10-27-2012, 08:35 PM   #81
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QuoteOriginally posted by JenniferLeigh Quote
Take your time. Getting started on digital, I would snap like a madwomen. I figured it would improve my chances of getting the shot, but in reality it made me careless. When I started slowing down, thinking about my shot and taking only 1 or 2 photographs; my photography improved dramatically. As a bonus, less pictures to process
Great point here. I have slowed down alot and now carefully prepare my shots as if using film and I see my work improving.
11-01-2012, 04:11 PM   #82
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1. Off-camera lighting (such as bounce flash) can help immensely.
2. Wish I had I wide angle lens for my first and only vacation to Europe ... at the time I only had lenses from my film camera.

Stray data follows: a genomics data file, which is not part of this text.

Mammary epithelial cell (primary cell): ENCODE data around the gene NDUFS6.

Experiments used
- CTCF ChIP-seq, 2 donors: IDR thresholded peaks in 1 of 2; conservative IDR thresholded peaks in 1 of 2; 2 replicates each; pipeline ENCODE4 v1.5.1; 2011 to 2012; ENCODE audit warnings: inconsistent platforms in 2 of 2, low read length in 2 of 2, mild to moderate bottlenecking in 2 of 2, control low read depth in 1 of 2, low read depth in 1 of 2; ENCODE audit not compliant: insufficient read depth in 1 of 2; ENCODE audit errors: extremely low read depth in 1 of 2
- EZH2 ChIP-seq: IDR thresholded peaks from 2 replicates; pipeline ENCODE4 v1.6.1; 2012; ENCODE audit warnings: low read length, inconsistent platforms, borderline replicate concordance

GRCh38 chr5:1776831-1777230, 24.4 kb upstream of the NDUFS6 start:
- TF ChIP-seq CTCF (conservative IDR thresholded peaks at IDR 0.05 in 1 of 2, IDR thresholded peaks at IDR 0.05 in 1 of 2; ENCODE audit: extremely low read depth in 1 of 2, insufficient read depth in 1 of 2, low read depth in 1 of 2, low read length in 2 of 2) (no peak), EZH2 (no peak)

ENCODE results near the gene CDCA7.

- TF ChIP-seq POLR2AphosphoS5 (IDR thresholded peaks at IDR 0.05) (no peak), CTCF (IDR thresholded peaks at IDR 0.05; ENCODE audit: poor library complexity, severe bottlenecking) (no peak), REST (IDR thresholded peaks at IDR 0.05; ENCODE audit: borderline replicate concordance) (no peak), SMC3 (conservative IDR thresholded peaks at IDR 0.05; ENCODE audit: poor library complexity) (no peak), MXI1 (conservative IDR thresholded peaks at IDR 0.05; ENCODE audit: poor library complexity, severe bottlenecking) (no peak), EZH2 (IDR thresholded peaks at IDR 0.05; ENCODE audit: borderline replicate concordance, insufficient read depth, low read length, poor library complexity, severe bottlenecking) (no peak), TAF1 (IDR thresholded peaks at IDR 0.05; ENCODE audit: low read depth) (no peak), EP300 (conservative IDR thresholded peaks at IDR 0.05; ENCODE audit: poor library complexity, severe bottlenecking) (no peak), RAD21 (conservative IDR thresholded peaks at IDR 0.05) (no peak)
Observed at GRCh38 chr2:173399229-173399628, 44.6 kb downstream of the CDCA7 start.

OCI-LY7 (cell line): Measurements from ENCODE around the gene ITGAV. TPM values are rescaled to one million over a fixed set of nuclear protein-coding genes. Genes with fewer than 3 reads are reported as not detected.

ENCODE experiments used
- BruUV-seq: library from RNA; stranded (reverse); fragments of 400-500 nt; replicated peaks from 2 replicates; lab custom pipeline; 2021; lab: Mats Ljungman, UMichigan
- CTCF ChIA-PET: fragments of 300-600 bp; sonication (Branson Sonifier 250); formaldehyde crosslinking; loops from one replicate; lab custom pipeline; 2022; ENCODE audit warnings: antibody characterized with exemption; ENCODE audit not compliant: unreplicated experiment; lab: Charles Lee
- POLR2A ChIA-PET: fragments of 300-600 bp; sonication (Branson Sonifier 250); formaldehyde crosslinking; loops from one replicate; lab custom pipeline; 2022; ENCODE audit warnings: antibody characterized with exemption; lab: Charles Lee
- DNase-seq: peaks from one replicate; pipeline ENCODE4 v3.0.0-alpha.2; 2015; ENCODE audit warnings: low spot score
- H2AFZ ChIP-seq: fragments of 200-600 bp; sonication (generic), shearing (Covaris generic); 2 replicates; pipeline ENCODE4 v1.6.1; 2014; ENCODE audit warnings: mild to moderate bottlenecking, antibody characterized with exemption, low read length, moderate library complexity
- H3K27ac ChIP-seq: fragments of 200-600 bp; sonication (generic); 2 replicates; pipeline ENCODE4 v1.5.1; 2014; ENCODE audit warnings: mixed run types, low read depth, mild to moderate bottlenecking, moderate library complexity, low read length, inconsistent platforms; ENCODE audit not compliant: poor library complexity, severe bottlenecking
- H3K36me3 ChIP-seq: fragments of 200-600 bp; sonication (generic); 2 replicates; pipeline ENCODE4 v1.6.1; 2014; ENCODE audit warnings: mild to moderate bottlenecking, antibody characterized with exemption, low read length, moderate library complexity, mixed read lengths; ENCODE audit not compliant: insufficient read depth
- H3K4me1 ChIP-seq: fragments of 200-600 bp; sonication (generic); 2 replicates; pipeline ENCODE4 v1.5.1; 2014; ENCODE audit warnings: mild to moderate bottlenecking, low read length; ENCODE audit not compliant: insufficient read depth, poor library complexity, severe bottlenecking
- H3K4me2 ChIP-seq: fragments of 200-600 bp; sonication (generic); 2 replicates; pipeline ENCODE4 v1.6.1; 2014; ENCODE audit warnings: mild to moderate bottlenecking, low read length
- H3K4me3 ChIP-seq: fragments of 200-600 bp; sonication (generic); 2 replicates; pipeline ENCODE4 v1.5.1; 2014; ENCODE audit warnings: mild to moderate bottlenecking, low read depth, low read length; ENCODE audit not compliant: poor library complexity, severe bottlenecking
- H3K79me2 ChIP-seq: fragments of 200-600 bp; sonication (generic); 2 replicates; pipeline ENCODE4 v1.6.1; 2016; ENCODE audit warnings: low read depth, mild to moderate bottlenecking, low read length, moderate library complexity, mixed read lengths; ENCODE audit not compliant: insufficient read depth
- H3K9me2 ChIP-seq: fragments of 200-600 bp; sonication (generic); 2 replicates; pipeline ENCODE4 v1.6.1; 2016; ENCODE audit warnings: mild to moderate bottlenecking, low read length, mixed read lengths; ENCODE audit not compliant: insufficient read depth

3. Wish I hadn't let my lens collection collect dust for years while I was waiting for DSLR prices to come down.
11-03-2012, 06:14 AM   #83
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1) Photography can change lives
2) I won't buy China filters with out trying them first. Or lets say won't buy products without trying them first -_-
3) Hope that I have my prime lens soon . Still in a no budget so I'm trying to find SMC Pentax-M 50mm F1.4

11-06-2012, 06:37 AM   #84
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1)Awesome lens (Doesn't have to be expensive, the M/A 50 1.7 is a great example of an awesome lens for $)
2) Shoot RAW
3) Awesome software like lightroom
3.5) YouTube videos
11-07-2012, 01:39 PM   #85